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Hana Yasin, Zerihun Kebebew and Kitessa Hundera

Abstract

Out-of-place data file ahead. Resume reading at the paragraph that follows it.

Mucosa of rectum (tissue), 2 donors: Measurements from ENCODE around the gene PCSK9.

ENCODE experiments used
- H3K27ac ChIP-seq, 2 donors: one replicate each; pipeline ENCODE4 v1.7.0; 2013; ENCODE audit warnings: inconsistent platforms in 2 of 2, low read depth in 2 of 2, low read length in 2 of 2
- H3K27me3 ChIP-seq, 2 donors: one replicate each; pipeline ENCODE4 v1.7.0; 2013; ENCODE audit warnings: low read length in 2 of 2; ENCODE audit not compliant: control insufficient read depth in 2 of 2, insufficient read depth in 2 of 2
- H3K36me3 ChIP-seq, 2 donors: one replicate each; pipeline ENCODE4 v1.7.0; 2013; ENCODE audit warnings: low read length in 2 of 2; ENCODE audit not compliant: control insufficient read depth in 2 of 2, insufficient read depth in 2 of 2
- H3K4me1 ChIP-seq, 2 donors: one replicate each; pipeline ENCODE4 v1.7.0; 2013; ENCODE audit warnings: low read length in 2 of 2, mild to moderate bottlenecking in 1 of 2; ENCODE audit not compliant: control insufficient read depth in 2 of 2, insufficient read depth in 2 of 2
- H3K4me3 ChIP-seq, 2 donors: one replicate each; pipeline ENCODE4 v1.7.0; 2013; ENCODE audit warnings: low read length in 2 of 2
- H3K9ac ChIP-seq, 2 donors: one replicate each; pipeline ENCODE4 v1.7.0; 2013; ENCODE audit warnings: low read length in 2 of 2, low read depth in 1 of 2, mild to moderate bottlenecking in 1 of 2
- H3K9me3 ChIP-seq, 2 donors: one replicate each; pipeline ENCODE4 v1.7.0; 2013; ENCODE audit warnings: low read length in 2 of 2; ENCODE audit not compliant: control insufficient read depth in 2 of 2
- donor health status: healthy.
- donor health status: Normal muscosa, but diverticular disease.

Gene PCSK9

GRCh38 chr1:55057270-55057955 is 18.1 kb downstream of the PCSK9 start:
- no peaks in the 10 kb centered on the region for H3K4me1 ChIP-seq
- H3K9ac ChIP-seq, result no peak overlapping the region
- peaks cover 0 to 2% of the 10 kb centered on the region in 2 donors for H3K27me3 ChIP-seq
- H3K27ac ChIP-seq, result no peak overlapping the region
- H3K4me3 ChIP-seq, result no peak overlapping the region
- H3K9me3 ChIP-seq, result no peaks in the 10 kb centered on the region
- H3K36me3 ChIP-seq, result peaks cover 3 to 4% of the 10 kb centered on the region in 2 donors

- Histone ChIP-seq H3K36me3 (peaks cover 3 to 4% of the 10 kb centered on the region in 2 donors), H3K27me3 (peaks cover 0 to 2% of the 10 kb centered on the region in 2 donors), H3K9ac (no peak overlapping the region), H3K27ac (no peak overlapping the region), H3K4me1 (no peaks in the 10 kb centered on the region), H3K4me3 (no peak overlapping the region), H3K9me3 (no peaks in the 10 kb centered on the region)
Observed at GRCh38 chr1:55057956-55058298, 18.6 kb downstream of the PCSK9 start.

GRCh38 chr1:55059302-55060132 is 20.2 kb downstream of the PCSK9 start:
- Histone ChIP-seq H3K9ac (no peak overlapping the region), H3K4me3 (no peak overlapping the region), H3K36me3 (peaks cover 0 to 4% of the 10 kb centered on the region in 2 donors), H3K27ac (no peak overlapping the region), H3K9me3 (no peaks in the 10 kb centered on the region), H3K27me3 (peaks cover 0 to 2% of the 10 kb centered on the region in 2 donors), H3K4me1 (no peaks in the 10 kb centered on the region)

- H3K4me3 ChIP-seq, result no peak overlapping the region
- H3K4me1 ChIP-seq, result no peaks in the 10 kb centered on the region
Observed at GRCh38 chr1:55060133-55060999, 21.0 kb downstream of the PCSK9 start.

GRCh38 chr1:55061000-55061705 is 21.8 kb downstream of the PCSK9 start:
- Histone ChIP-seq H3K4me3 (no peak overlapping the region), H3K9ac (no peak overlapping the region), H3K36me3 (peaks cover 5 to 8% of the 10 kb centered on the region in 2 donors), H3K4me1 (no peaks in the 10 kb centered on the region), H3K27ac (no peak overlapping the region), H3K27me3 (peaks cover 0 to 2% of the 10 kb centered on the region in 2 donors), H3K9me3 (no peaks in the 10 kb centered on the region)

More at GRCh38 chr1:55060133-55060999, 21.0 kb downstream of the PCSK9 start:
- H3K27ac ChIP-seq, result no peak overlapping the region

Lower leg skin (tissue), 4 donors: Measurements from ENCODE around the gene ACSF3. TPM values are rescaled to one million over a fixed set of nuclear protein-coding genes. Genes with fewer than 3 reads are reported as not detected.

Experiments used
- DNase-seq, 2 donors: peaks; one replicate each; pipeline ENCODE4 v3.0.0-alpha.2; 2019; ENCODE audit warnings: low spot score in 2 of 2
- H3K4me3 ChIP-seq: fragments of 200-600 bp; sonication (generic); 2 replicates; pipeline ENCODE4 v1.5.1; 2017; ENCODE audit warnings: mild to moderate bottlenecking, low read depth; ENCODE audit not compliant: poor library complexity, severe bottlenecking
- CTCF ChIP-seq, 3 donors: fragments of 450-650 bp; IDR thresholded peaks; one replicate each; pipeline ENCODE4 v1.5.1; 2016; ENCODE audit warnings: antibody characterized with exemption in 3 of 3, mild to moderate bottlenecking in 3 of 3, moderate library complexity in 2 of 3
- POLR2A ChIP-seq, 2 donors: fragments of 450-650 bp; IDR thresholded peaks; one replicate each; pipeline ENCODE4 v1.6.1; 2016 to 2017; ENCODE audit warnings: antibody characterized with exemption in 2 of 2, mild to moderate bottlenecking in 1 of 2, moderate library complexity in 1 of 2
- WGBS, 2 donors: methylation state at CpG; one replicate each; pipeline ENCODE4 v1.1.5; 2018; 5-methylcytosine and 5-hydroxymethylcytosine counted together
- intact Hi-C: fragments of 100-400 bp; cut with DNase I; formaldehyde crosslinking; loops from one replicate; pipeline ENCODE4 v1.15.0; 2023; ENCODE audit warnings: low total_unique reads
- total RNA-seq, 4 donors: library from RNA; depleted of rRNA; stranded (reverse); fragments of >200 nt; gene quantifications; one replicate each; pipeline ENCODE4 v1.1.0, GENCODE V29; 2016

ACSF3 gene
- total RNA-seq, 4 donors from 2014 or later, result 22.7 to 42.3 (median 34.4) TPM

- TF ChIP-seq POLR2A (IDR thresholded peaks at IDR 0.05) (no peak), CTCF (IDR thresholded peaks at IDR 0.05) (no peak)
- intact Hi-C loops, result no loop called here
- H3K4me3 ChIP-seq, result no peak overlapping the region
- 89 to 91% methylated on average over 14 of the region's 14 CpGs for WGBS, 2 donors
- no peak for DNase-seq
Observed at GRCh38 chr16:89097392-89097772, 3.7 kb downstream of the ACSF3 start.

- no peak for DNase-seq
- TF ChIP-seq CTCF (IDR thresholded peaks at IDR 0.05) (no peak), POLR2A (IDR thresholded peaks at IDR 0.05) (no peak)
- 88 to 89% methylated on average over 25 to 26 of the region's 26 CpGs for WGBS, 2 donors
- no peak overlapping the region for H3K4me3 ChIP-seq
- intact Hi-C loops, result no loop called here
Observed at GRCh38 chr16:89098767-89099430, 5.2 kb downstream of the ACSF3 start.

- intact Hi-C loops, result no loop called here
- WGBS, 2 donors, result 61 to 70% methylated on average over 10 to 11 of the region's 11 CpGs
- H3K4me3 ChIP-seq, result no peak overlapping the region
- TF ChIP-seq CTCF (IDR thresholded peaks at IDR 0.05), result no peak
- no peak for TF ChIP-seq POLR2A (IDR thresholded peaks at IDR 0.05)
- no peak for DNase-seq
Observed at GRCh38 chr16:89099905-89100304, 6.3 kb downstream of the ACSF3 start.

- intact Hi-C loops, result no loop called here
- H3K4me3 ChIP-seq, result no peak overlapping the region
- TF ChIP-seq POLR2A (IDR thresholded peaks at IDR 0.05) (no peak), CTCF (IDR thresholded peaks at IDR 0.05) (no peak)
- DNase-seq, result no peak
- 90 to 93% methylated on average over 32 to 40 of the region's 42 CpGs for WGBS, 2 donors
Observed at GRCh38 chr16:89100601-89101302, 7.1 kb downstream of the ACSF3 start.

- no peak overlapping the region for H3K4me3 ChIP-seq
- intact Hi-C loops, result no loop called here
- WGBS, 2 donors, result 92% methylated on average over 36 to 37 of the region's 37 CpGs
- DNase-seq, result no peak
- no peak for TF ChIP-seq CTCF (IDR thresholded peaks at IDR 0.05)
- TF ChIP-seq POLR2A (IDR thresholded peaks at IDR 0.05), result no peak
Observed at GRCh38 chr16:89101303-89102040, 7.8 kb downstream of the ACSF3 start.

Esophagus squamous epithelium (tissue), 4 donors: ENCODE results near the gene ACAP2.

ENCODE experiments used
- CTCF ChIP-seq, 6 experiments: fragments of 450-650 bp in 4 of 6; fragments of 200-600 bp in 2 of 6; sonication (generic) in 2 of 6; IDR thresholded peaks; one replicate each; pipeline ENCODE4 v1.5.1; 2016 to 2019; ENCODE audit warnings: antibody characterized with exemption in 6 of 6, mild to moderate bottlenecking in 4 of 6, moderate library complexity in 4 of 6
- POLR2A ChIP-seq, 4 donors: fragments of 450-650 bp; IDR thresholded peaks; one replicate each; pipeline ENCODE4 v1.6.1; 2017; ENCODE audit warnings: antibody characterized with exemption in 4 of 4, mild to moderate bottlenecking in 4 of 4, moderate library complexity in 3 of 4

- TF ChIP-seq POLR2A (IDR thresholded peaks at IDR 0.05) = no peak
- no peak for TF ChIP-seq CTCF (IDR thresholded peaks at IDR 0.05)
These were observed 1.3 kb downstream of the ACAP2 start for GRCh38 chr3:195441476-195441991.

The southwest Ethiopian Afromontane moist forests are recognized as one of the biodiversity hotspots as they are the centres of origin and domestication of Arabica coffee. But they are under threat due to deforestation and conversion to coffee farms. Coffee agroforests are believed to buffer the natural forest from these threats. The study was conducted to investigate the importance of coffee agroforest adjacent to Belete forest southwest Ethiopia. Vegetation data were collected from 68 plots (34 each) and socioeconomic data were collected from 136 households (68 each). The results showed that statistically, there were no significant differences between the natural forest and adjacent coffee agroforests in the species composition, species richness and Shannon diversity index of the woody species(P > 0.05). The socioeconomic benefit result showed a number of forest products that are collected from the coffee agroforest. There were statistically significant differences between the natural forest and coffee agroforest in the forest income and the Simpson Diversification Index of the households (p < 0.05). Coffee agroforests contribute to the conservation of woody species through the retention of woody species and reducing pressure on the natural forest. Therefore, the socioeconomic benefits of coffee agroforests must take into account the conservation of woody species in linking the conservation and development arena.